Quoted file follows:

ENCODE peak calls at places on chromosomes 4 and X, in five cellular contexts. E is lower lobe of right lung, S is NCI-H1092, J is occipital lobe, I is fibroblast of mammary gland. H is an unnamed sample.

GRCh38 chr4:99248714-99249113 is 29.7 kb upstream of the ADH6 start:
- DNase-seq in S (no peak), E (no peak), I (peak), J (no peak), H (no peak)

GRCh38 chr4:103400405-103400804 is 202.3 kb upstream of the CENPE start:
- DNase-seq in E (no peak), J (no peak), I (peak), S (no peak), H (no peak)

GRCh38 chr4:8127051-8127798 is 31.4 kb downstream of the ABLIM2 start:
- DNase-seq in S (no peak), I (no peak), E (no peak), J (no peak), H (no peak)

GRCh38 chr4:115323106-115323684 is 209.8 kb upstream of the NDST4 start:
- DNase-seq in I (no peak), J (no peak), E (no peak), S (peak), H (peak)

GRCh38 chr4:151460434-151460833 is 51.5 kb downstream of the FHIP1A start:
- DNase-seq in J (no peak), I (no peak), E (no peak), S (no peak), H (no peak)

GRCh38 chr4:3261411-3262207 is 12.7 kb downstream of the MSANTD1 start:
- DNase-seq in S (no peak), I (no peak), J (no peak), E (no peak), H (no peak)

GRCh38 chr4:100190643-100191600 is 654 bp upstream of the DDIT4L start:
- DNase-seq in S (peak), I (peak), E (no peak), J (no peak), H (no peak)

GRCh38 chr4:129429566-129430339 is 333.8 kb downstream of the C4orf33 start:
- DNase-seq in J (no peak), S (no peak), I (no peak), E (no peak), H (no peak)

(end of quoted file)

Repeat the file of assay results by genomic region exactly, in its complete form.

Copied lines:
ENCODE peak calls at places on chromosomes 4 and X, in five cellular contexts. E is lower lobe of right lung, S is NCI-H1092, J is occipital lobe, I is fibroblast of mammary gland. H is an unnamed sample.

GRCh38 chr4:99248714-99249113 is 29.7 kb upstream of the ADH6 start:
- DNase-seq in S (no peak), E (no peak), I (peak), J (no peak), H (no peak)

GRCh38 chr4:103400405-103400804 is 202.3 kb upstream of the CENPE start:
- DNase-seq in E (no peak), J (no peak), I (peak), S (no peak), H (no peak)

GRCh38 chr4:8127051-8127798 is 31.4 kb downstream of the ABLIM2 start:
- DNase-seq in S (no peak), I (no peak), E (no peak), J (no peak), H (no peak)

GRCh38 chr4:115323106-115323684 is 209.8 kb upstream of the NDST4 start:
- DNase-seq in I (no peak), J (no peak), E (no peak), S (peak), H (peak)

GRCh38 chr4:151460434-151460833 is 51.5 kb downstream of the FHIP1A start:
- DNase-seq in J (no peak), I (no peak), E (no peak), S (no peak), H (no peak)

GRCh38 chr4:3261411-3262207 is 12.7 kb downstream of the MSANTD1 start:
- DNase-seq in S (no peak), I (no peak), J (no peak), E (no peak), H (no peak)

GRCh38 chr4:100190643-100191600 is 654 bp upstream of the DDIT4L start:
- DNase-seq in S (peak), I (peak), E (no peak), J (no peak), H (no peak)

GRCh38 chr4:129429566-129430339 is 333.8 kb downstream of the C4orf33 start:
- DNase-seq in J (no peak), S (no peak), I (no peak), E (no peak), H (no peak)